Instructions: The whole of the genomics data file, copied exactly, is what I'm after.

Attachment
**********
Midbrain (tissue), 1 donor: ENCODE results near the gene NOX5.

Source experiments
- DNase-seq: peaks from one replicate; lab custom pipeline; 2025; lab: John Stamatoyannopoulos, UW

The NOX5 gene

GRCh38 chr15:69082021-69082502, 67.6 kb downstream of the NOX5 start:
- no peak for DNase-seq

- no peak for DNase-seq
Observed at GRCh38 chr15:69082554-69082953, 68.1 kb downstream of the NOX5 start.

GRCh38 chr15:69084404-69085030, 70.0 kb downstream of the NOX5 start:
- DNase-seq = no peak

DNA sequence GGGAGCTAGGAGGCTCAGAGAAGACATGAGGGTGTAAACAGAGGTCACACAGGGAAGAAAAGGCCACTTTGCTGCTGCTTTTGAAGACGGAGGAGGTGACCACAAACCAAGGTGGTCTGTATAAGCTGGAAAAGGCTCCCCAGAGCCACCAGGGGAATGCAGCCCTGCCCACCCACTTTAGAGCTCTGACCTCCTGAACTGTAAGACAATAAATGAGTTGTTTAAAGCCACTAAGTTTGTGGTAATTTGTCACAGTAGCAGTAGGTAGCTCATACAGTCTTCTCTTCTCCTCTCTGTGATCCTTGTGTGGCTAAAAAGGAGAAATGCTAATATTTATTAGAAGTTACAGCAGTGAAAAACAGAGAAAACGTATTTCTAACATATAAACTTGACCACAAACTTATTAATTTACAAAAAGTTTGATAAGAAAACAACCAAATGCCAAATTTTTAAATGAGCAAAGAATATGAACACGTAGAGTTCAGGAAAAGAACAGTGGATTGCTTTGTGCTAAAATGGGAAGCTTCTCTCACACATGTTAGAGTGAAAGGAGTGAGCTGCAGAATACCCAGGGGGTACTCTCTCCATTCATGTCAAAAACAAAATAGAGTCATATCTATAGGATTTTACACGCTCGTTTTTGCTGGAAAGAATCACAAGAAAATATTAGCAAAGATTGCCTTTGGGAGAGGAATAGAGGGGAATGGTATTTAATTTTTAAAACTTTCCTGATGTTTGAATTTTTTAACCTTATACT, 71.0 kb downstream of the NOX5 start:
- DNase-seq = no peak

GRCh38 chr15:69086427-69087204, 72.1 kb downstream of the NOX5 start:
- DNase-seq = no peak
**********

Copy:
Midbrain (tissue), 1 donor: ENCODE results near the gene NOX5.

Source experiments
- DNase-seq: peaks from one replicate; lab custom pipeline; 2025; lab: John Stamatoyannopoulos, UW

The NOX5 gene

GRCh38 chr15:69082021-69082502, 67.6 kb downstream of the NOX5 start:
- no peak for DNase-seq

- no peak for DNase-seq
Observed at GRCh38 chr15:69082554-69082953, 68.1 kb downstream of the NOX5 start.

GRCh38 chr15:69084404-69085030, 70.0 kb downstream of the NOX5 start:
- DNase-seq = no peak

DNA sequence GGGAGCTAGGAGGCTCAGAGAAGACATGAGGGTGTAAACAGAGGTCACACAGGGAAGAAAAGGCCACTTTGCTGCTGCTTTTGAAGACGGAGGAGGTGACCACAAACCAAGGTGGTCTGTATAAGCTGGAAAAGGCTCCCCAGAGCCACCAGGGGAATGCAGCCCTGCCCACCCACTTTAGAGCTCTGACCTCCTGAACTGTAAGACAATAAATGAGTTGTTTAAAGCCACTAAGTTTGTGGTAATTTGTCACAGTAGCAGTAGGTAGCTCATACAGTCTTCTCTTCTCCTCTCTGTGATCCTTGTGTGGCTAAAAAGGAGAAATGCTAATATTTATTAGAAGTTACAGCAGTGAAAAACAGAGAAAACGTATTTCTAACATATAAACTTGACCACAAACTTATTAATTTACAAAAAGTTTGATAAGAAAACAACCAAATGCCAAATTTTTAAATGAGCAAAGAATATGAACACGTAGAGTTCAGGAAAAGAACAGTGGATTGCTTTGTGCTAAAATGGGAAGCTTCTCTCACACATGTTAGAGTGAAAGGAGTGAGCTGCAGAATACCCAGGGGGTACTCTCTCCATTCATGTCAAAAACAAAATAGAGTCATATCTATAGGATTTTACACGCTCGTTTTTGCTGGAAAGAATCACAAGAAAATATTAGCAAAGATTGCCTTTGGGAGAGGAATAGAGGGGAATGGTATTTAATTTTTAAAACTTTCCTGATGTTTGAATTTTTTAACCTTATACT, 71.0 kb downstream of the NOX5 start:
- DNase-seq = no peak

GRCh38 chr15:69086427-69087204, 72.1 kb downstream of the NOX5 start:
- DNase-seq = no peak